will cause no harm to either the Department of Labor or to union members.*fn4
Given the fact that the present regulations, which the Department of
Labor has maintained in effect for more than 40 years, will continue in
effect, there will be no discernable harm to the public interest. The
Court will soon be issuing a final dispositive Opinion on the broader
issues presented in Plaintiff's request for permanent injunctive and
declaratory relief. It must be emphasized that those broader issues are
not being decided at this time. Much of the background information
presented herein will also be relevant to that final decision on the
A. History of the Reporting Requirements
In 1959 Congress enacted the Labor-Management Reporting and Disclosure
Act, 29 U.S.C. § 401 et seq., ("LMRDA"), requiring unions,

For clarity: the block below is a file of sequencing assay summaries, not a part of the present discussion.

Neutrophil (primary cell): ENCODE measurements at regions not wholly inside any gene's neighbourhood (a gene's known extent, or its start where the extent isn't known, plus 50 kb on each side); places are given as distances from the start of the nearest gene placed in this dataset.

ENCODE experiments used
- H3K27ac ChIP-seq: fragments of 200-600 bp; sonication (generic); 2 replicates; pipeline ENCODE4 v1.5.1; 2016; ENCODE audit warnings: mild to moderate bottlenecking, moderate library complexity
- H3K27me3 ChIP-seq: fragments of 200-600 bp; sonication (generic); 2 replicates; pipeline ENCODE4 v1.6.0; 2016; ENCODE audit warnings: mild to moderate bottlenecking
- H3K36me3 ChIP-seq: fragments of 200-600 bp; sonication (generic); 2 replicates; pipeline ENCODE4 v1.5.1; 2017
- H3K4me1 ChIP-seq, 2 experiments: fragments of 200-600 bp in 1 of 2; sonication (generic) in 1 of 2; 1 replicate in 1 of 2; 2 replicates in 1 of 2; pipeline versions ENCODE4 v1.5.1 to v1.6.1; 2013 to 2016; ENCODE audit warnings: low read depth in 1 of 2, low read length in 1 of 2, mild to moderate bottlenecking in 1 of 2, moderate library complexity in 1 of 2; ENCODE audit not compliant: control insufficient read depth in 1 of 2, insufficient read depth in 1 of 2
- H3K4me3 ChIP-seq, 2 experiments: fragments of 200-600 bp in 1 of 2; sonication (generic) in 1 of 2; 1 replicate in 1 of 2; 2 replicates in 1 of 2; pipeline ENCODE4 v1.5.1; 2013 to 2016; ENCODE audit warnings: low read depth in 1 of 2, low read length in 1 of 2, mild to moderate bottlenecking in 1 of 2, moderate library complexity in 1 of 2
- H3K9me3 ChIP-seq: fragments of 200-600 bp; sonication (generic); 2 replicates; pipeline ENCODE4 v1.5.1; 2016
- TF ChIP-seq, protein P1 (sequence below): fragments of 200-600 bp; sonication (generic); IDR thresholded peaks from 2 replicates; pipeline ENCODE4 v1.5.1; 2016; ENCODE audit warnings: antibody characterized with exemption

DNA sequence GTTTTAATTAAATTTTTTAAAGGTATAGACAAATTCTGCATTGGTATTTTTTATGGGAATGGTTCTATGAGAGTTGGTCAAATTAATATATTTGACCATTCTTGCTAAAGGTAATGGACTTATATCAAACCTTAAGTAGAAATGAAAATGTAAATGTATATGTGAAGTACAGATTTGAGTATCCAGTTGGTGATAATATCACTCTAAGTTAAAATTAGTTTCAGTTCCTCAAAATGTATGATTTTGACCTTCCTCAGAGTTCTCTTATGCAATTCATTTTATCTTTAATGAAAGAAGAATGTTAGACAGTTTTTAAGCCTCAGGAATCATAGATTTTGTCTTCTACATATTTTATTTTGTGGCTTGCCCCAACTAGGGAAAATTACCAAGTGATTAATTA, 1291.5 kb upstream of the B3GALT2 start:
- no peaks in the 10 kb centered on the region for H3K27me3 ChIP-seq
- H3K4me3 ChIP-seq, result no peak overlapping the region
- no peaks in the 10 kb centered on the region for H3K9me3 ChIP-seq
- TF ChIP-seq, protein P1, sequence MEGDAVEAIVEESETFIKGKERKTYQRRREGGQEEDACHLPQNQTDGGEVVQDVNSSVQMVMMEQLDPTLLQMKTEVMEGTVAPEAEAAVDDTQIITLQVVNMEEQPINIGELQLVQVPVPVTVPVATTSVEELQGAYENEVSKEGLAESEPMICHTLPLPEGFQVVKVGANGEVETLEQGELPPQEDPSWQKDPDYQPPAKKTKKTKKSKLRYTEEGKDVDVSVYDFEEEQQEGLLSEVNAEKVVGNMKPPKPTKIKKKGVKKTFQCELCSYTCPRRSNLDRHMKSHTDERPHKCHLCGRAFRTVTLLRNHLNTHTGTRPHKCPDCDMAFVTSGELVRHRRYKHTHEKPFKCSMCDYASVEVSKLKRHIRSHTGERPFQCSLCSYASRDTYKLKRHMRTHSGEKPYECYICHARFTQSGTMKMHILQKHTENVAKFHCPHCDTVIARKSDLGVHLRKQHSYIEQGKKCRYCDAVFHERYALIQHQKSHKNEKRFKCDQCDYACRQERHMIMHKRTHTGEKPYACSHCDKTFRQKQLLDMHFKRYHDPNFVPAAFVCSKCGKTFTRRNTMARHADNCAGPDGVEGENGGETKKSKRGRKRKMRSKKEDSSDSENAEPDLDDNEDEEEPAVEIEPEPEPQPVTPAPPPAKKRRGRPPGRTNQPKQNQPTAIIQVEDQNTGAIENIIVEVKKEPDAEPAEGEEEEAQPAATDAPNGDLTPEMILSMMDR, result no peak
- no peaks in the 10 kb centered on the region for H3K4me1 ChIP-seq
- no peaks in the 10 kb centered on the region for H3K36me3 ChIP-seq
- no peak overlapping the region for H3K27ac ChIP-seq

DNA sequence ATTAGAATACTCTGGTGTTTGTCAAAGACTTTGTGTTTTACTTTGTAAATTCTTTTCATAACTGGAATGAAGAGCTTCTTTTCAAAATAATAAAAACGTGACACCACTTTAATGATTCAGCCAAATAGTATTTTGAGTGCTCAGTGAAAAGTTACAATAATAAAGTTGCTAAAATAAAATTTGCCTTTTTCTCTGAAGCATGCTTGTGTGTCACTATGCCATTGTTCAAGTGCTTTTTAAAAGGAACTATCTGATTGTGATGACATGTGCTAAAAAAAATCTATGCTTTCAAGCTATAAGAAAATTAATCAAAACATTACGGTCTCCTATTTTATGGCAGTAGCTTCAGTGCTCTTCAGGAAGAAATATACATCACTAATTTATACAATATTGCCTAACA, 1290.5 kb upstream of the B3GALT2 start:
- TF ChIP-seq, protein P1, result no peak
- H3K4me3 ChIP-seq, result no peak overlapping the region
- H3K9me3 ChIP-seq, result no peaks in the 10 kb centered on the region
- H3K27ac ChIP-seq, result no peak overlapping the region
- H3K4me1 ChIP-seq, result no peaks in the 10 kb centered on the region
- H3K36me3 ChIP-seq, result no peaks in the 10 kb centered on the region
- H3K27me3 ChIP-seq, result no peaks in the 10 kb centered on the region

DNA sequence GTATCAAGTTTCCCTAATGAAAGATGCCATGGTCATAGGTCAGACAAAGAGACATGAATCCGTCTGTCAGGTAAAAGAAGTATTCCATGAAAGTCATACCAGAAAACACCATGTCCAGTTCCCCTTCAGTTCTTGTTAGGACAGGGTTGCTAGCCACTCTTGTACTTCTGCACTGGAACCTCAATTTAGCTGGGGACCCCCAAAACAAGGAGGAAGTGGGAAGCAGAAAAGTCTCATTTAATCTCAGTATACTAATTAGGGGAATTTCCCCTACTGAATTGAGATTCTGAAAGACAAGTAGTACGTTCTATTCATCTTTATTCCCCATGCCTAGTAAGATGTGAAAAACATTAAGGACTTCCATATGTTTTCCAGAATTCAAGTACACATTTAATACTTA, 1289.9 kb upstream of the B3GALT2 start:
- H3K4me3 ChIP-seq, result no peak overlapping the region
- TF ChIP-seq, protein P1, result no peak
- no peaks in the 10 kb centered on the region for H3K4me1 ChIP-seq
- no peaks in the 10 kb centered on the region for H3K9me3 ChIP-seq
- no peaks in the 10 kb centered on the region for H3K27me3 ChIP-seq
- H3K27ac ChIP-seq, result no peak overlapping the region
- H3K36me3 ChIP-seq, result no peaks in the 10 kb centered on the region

among other things, to file annual reports with the Secretary of Labor
disclosing detailed information about their financial transactions.
Congress imposed this financial reporting requirement to protect the
rights of union members, to guard against corruption, and to prevent
"other failures to observe high standards of responsibility and ethical
conduct" in the course of labor-management activities. See
29 U.S.C. § 401(a)-(c). Specifically, Section 201(b) of the LMRDA requires unions covered by
the statute to file annually with the Secretary a financial report which
accurately discloses their financial condition and operations for the
preceding fiscal year. See 29 U.S.C. § 431(b). Under that
provision, James Mitchell, Secretary of Labor under President Dwight D.
Elsenhower, promulgated the first regulations implementing the LMRDA on
January 20, 1960. See 25 Fed. Reg. 433 (1960);
29 C.F.R. § 403. Those regulations, with only minor modifications,